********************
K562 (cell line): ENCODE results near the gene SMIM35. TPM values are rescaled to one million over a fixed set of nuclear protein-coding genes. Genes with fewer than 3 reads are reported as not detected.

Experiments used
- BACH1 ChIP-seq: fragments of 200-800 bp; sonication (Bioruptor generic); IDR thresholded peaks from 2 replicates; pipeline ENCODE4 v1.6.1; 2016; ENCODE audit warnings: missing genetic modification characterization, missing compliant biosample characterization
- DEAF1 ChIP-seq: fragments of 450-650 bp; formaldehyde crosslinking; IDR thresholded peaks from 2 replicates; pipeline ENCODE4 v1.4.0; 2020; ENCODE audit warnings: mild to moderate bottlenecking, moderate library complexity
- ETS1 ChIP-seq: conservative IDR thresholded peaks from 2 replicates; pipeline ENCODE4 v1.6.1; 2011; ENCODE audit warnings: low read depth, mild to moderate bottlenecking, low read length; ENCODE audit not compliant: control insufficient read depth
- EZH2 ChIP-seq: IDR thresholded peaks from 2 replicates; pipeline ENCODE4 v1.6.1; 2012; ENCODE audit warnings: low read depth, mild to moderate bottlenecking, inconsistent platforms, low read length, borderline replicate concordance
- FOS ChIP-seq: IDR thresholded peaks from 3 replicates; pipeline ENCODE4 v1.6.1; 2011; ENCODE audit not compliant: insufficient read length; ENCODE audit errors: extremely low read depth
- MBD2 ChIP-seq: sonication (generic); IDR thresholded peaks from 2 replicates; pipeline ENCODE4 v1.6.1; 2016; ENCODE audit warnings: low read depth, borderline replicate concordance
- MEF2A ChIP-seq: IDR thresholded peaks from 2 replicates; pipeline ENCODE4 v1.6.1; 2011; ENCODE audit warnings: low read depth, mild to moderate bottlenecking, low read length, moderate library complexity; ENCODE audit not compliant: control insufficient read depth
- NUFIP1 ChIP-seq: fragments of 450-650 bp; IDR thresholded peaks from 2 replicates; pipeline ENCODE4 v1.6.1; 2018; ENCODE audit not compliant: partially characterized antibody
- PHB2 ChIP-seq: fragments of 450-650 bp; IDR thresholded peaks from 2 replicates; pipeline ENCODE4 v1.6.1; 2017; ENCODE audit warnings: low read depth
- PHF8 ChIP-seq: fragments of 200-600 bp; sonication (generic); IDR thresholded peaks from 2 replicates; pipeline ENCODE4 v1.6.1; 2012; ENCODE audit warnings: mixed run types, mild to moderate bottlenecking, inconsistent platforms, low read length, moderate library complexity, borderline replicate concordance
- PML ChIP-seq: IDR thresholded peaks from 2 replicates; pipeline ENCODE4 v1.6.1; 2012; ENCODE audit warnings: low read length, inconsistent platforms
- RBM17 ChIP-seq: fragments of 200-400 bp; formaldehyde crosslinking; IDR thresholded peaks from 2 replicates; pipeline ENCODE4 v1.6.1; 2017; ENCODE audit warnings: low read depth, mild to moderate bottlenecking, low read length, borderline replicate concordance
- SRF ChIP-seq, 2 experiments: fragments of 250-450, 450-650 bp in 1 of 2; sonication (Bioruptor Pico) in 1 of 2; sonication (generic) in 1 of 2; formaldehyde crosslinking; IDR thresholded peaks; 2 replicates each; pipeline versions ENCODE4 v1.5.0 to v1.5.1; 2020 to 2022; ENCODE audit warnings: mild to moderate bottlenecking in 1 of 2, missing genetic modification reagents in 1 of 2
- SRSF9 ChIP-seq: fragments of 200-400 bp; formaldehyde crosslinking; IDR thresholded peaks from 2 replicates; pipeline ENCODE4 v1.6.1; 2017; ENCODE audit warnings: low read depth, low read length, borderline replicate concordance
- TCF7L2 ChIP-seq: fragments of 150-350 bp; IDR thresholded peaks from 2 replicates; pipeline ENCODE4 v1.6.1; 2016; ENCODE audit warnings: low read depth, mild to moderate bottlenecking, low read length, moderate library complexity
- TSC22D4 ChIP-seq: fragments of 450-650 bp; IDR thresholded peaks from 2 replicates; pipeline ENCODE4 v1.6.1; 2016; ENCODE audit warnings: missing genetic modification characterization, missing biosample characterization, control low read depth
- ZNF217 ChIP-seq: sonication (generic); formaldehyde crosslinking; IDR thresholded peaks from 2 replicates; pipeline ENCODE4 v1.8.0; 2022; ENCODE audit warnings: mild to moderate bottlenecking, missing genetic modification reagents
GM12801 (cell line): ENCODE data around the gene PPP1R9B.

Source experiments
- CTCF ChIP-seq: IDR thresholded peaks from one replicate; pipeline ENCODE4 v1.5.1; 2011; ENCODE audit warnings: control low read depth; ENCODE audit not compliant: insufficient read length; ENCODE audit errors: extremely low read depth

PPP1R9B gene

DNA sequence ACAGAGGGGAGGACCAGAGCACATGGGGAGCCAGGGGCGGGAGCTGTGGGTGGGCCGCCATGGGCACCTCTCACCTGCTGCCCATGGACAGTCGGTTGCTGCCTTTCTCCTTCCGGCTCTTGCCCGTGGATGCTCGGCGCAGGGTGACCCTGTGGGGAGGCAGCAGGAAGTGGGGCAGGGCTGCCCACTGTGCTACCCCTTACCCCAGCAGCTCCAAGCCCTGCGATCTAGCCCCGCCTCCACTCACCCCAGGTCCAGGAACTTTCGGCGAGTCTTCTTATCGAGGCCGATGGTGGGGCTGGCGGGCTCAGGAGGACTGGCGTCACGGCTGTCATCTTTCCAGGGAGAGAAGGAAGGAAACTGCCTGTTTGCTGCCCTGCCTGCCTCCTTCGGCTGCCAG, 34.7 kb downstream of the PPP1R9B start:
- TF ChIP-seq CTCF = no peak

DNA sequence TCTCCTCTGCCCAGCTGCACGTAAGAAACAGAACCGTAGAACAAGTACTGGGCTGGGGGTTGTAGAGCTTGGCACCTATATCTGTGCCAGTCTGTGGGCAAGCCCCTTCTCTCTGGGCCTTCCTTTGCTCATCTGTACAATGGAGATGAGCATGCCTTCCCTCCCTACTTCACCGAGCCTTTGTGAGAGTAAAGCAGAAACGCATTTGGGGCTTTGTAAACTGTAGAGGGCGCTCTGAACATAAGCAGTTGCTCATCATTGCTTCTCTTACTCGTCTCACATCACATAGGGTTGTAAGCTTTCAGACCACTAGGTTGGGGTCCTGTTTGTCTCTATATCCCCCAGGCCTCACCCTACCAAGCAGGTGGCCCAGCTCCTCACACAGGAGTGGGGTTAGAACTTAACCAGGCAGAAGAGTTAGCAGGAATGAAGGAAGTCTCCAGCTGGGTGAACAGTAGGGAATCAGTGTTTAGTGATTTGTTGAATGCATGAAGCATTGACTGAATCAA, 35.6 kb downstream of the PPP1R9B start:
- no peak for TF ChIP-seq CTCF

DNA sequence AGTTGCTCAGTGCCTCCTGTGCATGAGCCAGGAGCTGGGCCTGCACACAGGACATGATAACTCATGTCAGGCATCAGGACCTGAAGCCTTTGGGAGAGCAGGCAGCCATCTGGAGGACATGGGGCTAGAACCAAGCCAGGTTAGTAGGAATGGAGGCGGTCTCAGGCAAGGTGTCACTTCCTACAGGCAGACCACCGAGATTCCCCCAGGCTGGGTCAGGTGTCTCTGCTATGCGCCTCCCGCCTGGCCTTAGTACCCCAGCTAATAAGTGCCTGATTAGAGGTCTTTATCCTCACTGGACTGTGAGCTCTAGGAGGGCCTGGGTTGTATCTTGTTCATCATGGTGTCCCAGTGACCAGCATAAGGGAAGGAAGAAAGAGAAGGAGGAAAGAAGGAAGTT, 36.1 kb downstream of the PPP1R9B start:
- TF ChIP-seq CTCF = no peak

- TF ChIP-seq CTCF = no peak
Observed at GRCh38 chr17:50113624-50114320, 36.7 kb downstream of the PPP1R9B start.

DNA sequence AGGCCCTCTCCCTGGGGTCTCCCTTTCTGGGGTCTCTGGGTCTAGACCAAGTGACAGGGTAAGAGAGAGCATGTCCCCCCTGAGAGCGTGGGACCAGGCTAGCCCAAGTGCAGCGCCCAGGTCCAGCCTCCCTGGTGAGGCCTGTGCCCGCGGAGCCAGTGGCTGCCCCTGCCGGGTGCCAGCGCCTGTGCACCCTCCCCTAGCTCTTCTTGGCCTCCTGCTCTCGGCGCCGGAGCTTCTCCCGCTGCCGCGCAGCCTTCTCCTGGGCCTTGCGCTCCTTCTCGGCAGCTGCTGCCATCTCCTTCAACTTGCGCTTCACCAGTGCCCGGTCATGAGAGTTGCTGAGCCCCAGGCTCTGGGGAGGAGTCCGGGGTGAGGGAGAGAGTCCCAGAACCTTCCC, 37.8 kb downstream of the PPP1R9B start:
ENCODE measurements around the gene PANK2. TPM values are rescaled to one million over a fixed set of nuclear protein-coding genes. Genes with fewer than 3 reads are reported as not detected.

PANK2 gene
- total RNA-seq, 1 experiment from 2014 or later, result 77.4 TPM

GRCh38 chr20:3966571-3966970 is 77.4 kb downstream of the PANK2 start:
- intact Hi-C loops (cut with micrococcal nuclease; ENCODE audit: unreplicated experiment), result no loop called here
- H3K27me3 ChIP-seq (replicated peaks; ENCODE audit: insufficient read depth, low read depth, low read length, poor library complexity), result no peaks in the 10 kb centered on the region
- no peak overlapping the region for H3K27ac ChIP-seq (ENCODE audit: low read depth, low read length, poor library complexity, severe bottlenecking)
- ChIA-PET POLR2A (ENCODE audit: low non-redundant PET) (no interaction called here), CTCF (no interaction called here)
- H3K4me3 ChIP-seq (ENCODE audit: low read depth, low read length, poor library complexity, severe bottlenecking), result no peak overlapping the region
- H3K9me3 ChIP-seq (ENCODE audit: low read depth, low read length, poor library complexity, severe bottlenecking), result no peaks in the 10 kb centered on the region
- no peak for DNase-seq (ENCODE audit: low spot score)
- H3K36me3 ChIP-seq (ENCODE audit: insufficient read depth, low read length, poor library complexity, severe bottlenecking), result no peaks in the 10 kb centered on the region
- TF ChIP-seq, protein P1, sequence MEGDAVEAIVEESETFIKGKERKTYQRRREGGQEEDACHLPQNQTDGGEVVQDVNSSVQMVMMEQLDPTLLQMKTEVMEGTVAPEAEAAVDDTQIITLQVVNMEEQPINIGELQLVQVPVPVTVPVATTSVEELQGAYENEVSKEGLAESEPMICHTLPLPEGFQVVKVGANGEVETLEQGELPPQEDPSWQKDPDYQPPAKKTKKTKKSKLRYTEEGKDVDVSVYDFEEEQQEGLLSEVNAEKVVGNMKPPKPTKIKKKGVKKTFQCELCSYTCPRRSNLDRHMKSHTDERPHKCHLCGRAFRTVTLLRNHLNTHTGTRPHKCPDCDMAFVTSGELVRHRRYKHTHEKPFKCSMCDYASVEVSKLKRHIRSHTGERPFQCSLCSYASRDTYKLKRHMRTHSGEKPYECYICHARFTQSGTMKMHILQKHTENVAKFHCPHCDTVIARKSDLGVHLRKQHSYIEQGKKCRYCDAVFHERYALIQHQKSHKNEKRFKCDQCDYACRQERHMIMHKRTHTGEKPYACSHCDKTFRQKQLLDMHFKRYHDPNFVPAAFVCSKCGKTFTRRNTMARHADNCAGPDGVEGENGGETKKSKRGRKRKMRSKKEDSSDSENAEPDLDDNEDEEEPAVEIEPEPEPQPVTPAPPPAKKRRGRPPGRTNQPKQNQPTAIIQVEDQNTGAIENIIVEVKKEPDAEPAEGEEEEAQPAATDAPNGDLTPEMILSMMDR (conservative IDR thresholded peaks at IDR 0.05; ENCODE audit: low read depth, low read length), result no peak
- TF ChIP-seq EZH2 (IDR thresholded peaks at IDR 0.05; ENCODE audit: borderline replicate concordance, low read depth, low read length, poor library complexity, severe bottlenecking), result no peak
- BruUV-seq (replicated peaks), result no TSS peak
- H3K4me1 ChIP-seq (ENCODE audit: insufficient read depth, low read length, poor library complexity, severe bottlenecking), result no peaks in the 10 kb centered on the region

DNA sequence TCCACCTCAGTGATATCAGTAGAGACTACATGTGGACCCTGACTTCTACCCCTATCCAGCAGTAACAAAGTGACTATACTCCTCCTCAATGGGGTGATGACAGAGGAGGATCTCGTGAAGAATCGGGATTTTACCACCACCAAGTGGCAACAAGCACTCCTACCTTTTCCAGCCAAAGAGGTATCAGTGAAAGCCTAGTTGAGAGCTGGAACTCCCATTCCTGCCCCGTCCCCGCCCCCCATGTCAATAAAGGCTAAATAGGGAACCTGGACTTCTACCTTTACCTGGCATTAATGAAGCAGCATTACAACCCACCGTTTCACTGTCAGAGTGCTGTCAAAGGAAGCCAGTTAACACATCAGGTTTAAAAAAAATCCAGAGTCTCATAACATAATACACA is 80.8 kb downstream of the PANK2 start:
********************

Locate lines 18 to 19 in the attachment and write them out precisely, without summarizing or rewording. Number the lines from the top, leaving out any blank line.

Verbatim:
- TSC22D4 ChIP-seq: fragments of 450-650 bp; IDR thresholded peaks from 2 replicates; pipeline ENCODE4 v1.6.1; 2016; ENCODE audit warnings: missing genetic modification characterization, missing biosample characterization, control low read depth
- ZNF217 ChIP-seq: sonication (generic); formaldehyde crosslinking; IDR thresholded peaks from 2 replicates; pipeline ENCODE4 v1.8.0; 2022; ENCODE audit warnings: mild to moderate bottlenecking, missing genetic modification reagents